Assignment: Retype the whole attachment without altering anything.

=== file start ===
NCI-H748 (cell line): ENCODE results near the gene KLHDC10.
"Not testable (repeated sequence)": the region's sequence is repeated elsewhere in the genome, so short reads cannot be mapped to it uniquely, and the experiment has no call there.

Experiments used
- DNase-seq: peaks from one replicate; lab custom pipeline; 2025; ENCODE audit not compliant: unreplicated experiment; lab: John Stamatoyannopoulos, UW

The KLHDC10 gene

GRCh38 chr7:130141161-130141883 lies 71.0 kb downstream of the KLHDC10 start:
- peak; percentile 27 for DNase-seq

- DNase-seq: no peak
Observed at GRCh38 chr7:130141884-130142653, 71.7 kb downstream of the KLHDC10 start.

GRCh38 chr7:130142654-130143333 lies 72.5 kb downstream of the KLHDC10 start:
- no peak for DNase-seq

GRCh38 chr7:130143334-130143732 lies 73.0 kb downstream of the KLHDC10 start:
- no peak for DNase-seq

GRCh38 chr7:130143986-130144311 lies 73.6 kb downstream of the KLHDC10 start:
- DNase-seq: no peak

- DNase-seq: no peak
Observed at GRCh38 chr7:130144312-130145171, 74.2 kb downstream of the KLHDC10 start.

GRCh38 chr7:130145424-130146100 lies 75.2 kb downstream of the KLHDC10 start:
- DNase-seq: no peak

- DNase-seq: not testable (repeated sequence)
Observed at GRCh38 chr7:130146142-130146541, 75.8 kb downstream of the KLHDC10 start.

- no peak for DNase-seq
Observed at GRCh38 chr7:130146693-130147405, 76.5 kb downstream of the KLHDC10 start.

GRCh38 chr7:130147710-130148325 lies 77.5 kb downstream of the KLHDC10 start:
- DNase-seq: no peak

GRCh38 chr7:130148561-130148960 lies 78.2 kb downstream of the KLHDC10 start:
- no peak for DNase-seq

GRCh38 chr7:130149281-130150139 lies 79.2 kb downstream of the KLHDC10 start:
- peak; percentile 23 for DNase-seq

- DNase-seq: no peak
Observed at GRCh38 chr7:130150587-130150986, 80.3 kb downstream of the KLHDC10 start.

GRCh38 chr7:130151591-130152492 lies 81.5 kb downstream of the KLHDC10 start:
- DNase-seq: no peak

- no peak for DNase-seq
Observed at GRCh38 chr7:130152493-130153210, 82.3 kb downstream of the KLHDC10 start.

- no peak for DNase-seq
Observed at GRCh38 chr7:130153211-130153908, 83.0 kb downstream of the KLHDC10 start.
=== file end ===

NCI-H748 (cell line): ENCODE results near the gene KLHDC10.
"Not testable (repeated sequence)": the region's sequence is repeated elsewhere in the genome, so short reads cannot be mapped to it uniquely, and the experiment has no call there.

Experiments used
- DNase-seq: peaks from one replicate; lab custom pipeline; 2025; ENCODE audit not compliant: unreplicated experiment; lab: John Stamatoyannopoulos, UW

The KLHDC10 gene

GRCh38 chr7:130141161-130141883 lies 71.0 kb downstream of the KLHDC10 start:
- peak; percentile 27 for DNase-seq

- DNase-seq: no peak
Observed at GRCh38 chr7:130141884-130142653, 71.7 kb downstream of the KLHDC10 start.

GRCh38 chr7:130142654-130143333 lies 72.5 kb downstream of the KLHDC10 start:
- no peak for DNase-seq

GRCh38 chr7:130143334-130143732 lies 73.0 kb downstream of the KLHDC10 start:
- no peak for DNase-seq

GRCh38 chr7:130143986-130144311 lies 73.6 kb downstream of the KLHDC10 start:
- DNase-seq: no peak

- DNase-seq: no peak
Observed at GRCh38 chr7:130144312-130145171, 74.2 kb downstream of the KLHDC10 start.

GRCh38 chr7:130145424-130146100 lies 75.2 kb downstream of the KLHDC10 start:
- DNase-seq: no peak

- DNase-seq: not testable (repeated sequence)
Observed at GRCh38 chr7:130146142-130146541, 75.8 kb downstream of the KLHDC10 start.

- no peak for DNase-seq
Observed at GRCh38 chr7:130146693-130147405, 76.5 kb downstream of the KLHDC10 start.

GRCh38 chr7:130147710-130148325 lies 77.5 kb downstream of the KLHDC10 start:
- DNase-seq: no peak

GRCh38 chr7:130148561-130148960 lies 78.2 kb downstream of the KLHDC10 start:
- no peak for DNase-seq

GRCh38 chr7:130149281-130150139 lies 79.2 kb downstream of the KLHDC10 start:
- peak; percentile 23 for DNase-seq

- DNase-seq: no peak
Observed at GRCh38 chr7:130150587-130150986, 80.3 kb downstream of the KLHDC10 start.

GRCh38 chr7:130151591-130152492 lies 81.5 kb downstream of the KLHDC10 start:
- DNase-seq: no peak

- no peak for DNase-seq
Observed at GRCh38 chr7:130152493-130153210, 82.3 kb downstream of the KLHDC10 start.

- no peak for DNase-seq
Observed at GRCh38 chr7:130153211-130153908, 83.0 kb downstream of the KLHDC10 start.